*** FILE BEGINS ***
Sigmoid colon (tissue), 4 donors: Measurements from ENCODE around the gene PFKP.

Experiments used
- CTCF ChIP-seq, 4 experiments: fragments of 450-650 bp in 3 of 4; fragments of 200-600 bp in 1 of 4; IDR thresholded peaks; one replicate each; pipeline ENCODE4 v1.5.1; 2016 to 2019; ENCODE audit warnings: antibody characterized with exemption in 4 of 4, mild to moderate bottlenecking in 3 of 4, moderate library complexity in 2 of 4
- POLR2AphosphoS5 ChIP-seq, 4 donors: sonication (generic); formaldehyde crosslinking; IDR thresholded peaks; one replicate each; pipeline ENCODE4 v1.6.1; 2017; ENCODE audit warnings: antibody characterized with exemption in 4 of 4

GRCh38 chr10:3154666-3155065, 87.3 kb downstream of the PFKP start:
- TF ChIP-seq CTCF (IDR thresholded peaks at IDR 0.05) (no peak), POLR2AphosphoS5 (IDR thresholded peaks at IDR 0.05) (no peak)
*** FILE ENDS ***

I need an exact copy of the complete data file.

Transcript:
Sigmoid colon (tissue), 4 donors: Measurements from ENCODE around the gene PFKP.

Experiments used
- CTCF ChIP-seq, 4 experiments: fragments of 450-650 bp in 3 of 4; fragments of 200-600 bp in 1 of 4; IDR thresholded peaks; one replicate each; pipeline ENCODE4 v1.5.1; 2016 to 2019; ENCODE audit warnings: antibody characterized with exemption in 4 of 4, mild to moderate bottlenecking in 3 of 4, moderate library complexity in 2 of 4
- POLR2AphosphoS5 ChIP-seq, 4 donors: sonication (generic); formaldehyde crosslinking; IDR thresholded peaks; one replicate each; pipeline ENCODE4 v1.6.1; 2017; ENCODE audit warnings: antibody characterized with exemption in 4 of 4

GRCh38 chr10:3154666-3155065, 87.3 kb downstream of the PFKP start:
- TF ChIP-seq CTCF (IDR thresholded peaks at IDR 0.05) (no peak), POLR2AphosphoS5 (IDR thresholded peaks at IDR 0.05) (no peak)